photo by Grace Beahm
An opera with music and libretto by Leoš Janáček
Sottile Theater, Charleston, SC
May 24 to June 6, part of Spoleto USA
Directed by Garry Hynes; conducted by Anne Manson
The staging: Spare “modern” design—Ikea-like—a blond wooden safe deposit box, a Lutheran cross as solitary as a Jewish coffin (no nails or metals, slats fitted into slats).
Mama-in-law villainess, a Cruella with glasses and wig like Mother Bates, all hips and housedress and walking stick. What a delight to play! The audience even boos and hisses her on her curtain call!
A rectilinear grid of shadows; everyone walks in straight lines and turns tight corners like soldiers at march. Except the foundling—Kát’a’s only friend—who is choreographed to walk on a diagonal or in a sort of parabola, her steps lightly tracing the wooden whorls rubbed smooth and invisible by her everyday rut.
Stagehands dressed as maids in the half-light. Diary leaves tossed into bird wings.
Tropes of Eastern European folk tales, Sleeping Beauty and Snow White—all those Evil Stepmothers (here abetted by a drunken Uncle like a misbegotten winged monkey). Thumb pricked, apple bitten; and Kát’a? She gets a keyhole to the “far part of the garden” where the raspberries grow. So both fruit and thorn.
A comment might be made about Klingon opera, which is caterwauled here against lilting folk song, lullaby, pulsing monotony, and Eastern European peasant melancholy. This works for me. This is my lack of musical history education revealed.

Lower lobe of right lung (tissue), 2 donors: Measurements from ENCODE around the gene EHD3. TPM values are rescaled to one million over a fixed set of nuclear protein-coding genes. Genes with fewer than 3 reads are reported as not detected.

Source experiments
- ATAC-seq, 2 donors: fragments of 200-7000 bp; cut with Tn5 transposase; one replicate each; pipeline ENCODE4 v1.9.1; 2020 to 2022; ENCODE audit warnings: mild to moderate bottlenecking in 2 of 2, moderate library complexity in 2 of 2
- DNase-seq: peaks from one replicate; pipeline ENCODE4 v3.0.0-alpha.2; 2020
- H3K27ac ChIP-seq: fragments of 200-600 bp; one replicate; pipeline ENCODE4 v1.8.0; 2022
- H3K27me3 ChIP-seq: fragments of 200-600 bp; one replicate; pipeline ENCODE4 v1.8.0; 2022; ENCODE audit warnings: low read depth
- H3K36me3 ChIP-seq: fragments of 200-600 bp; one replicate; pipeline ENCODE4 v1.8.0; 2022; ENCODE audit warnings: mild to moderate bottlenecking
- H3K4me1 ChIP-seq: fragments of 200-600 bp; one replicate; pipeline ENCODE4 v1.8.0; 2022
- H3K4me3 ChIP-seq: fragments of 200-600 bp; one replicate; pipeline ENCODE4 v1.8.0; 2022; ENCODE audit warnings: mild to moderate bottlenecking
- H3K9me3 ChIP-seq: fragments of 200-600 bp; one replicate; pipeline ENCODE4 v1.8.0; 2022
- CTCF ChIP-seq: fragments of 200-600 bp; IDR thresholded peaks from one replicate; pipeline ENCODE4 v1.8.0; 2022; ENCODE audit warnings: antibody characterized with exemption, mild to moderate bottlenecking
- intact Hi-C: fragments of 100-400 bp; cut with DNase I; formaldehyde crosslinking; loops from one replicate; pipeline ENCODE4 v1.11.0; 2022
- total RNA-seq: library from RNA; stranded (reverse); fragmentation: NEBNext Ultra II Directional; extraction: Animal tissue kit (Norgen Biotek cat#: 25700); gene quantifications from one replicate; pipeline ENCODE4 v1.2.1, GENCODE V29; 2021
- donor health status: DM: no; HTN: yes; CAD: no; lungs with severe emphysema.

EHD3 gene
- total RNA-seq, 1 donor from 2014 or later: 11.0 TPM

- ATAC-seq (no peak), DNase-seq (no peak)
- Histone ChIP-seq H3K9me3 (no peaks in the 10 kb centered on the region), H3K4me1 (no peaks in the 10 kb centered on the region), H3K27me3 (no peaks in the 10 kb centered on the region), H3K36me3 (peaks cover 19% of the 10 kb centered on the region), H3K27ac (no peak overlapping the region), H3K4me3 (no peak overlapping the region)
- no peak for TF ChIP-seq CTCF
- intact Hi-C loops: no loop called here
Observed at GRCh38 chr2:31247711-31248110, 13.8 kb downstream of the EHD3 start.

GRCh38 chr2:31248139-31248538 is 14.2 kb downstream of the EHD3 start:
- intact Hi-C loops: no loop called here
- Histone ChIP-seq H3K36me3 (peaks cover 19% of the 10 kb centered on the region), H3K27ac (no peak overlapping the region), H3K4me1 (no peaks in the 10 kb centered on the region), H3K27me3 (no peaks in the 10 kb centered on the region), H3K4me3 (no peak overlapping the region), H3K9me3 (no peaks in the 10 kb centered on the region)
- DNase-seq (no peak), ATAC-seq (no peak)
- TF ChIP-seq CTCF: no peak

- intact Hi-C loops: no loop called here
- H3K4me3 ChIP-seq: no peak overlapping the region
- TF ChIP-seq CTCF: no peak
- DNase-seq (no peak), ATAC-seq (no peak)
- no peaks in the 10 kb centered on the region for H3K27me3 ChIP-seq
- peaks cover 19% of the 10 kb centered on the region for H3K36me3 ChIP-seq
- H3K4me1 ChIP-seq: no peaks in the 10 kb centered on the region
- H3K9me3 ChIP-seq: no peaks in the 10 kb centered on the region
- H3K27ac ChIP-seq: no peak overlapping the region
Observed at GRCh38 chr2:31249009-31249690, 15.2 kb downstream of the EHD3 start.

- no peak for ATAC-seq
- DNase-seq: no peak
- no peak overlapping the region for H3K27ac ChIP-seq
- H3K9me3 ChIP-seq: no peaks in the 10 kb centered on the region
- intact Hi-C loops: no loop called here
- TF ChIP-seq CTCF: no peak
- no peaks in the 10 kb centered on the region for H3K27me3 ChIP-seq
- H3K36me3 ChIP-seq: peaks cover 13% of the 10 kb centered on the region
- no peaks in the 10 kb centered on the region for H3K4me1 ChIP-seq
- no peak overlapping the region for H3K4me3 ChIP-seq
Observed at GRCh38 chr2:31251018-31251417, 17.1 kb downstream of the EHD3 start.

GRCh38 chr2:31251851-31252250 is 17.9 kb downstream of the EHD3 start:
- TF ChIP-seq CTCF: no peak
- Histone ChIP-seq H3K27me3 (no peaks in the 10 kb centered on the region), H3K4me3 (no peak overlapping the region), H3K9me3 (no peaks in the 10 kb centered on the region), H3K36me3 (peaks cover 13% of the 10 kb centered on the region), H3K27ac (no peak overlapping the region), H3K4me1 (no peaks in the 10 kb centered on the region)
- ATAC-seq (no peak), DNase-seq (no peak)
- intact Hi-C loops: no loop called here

The lovers’ first eye-to-eye connection is thrown across a diagonal, upstage to down! But their love scene is performed offstage. This seems odd, sung from the wings.
In Gate Theatre’s play seen the night before—Daphne du Maurier’s “My Cousin Rachel”—the only real action, the not-really villainess falling off a cliff, happens offstage also—what’s that called in Greek tragedy and Shakespeare where the gore occurs in the wings?
Kát’a collapses to her face on the planks, dust returned to spare Lutheran cruciform dust. No graven images here. Little heat had simmered between the doomed lovers anyway. Symbols leeched of blood and guts. A Protestant experience.
I notice that the characters encountered so far during my week of Spoleto are all full of death and darkness. Cousin Rachel falls off a cliff. Noble Enoch Arden pines away for love. PB Shelley’s “genius” who inspired Respighi’s “Il Tramonto” withers in the sun. Fall pine wither. With nature imagery. Poisons and nightshades. But Kát’a’s death alone occurs with agency. She alone takes her fate in her own hands and jumps.